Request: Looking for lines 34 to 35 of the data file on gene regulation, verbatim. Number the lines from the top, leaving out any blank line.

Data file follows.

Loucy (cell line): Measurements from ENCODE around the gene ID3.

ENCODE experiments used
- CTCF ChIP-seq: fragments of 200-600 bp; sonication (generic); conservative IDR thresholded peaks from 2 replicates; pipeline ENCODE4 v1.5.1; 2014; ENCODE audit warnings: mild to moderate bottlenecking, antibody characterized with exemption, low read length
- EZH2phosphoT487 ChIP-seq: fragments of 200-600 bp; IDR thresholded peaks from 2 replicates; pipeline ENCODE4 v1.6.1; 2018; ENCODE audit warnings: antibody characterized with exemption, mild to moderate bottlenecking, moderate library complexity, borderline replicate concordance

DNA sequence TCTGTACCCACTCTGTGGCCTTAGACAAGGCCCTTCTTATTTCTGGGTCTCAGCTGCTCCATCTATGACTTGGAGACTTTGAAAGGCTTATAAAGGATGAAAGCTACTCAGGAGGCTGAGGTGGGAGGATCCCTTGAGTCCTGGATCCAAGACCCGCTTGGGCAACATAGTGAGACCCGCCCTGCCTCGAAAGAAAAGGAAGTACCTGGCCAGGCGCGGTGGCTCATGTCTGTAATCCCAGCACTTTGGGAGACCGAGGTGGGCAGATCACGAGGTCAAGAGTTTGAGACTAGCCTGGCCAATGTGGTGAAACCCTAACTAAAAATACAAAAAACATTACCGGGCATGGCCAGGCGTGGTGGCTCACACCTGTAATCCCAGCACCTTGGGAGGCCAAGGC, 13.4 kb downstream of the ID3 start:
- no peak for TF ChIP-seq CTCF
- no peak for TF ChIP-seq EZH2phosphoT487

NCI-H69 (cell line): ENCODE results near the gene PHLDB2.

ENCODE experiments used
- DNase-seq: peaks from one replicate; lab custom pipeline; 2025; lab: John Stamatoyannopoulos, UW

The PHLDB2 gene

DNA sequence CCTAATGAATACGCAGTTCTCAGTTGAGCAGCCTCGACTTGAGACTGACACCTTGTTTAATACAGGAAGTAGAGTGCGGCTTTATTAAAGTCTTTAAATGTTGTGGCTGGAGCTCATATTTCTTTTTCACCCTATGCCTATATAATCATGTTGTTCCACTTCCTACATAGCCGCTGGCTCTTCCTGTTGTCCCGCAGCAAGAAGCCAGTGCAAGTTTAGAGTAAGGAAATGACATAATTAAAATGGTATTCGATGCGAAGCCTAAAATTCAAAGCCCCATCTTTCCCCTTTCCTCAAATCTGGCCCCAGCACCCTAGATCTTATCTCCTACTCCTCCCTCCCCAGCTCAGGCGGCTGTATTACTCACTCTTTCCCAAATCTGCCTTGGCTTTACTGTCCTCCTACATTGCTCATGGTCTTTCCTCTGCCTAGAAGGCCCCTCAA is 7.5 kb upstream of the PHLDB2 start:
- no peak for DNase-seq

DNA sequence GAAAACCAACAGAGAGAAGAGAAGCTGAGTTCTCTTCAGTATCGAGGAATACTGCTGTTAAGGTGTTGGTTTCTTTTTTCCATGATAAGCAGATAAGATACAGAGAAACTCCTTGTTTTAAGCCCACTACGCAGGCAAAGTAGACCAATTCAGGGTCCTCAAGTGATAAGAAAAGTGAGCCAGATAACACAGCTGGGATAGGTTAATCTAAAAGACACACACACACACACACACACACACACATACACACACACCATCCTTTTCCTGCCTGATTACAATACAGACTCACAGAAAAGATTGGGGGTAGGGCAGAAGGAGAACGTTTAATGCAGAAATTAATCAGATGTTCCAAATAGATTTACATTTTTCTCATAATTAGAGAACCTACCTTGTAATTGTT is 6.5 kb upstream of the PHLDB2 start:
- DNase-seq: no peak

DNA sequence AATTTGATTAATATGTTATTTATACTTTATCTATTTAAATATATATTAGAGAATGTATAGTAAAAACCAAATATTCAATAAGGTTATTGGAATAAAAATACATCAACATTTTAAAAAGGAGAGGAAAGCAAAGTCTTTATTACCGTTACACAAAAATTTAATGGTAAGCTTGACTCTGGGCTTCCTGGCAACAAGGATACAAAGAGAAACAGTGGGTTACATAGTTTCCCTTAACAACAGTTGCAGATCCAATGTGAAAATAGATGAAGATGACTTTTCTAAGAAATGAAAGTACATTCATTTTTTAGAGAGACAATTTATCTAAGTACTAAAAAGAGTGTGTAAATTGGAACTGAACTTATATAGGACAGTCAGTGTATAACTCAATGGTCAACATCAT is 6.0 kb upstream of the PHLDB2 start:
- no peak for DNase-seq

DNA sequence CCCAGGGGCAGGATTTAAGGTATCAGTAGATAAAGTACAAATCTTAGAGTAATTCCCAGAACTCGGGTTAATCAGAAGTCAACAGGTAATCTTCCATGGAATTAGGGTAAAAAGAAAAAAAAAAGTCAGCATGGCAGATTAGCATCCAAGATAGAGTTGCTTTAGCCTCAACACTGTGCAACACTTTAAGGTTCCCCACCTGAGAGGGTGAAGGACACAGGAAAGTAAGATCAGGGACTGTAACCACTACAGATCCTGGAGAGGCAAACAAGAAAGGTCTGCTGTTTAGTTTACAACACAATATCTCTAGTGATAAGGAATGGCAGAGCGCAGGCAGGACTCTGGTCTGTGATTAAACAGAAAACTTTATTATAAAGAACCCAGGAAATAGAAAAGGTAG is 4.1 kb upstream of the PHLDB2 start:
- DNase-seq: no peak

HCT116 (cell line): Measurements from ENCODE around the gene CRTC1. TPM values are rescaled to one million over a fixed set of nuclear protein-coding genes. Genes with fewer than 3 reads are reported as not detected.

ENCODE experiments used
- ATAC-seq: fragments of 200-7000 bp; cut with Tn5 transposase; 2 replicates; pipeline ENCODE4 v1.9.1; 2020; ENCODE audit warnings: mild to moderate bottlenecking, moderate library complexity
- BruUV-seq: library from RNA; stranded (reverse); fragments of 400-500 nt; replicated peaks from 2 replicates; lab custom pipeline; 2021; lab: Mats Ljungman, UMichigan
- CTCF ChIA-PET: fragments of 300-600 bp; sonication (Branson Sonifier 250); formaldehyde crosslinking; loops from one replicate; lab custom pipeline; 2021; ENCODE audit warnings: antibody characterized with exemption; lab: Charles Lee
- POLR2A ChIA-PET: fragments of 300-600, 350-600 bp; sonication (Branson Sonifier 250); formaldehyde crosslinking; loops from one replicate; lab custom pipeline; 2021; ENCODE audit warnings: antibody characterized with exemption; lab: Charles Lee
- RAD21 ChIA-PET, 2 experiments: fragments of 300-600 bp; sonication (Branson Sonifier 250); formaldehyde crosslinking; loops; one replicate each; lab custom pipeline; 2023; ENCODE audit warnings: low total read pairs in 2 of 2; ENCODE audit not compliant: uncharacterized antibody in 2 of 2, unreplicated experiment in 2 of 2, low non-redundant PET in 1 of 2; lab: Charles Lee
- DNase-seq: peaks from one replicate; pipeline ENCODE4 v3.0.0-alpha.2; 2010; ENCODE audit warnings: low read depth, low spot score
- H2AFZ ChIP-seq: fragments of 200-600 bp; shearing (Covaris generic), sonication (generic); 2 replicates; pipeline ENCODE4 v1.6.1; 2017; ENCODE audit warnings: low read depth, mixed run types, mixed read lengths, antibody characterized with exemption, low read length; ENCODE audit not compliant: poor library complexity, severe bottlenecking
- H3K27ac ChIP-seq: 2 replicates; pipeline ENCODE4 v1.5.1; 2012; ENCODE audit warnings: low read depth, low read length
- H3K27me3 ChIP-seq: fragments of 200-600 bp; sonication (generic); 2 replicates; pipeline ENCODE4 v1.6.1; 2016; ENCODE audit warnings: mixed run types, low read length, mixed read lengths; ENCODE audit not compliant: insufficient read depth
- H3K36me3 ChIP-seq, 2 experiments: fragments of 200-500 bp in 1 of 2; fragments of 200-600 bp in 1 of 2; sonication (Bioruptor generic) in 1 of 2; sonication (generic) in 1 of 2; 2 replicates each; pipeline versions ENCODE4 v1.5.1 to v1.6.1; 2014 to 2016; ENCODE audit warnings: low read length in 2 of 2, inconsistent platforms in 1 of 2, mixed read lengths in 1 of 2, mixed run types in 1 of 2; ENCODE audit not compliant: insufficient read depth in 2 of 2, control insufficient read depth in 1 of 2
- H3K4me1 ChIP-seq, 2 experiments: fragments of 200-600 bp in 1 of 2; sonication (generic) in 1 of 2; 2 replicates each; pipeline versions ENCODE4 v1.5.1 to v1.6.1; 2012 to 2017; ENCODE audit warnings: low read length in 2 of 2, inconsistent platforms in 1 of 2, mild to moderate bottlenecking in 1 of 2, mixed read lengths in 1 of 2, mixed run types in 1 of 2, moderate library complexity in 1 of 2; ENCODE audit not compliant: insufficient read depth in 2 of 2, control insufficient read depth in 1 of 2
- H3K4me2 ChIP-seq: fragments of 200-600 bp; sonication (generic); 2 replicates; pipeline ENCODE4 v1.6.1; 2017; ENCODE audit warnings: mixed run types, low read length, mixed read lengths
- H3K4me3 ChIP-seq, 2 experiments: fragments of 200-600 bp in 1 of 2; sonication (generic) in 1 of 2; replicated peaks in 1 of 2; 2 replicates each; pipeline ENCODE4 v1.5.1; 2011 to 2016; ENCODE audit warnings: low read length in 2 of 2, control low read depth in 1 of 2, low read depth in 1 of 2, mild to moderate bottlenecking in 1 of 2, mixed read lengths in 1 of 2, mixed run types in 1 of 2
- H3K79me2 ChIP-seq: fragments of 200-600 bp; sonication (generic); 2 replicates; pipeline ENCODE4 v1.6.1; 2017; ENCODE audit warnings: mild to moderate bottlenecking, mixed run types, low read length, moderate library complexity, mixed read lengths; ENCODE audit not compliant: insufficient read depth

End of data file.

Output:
- H3K4me3 ChIP-seq, 2 experiments: fragments of 200-600 bp in 1 of 2; sonication (generic) in 1 of 2; replicated peaks in 1 of 2; 2 replicates each; pipeline ENCODE4 v1.5.1; 2011 to 2016; ENCODE audit warnings: low read length in 2 of 2, control low read depth in 1 of 2, low read depth in 1 of 2, mild to moderate bottlenecking in 1 of 2, mixed read lengths in 1 of 2, mixed run types in 1 of 2
- H3K79me2 ChIP-seq: fragments of 200-600 bp; sonication (generic); 2 replicates; pipeline ENCODE4 v1.6.1; 2017; ENCODE audit warnings: mild to moderate bottlenecking, mixed run types, low read length, moderate library complexity, mixed read lengths; ENCODE audit not compliant: insufficient read depth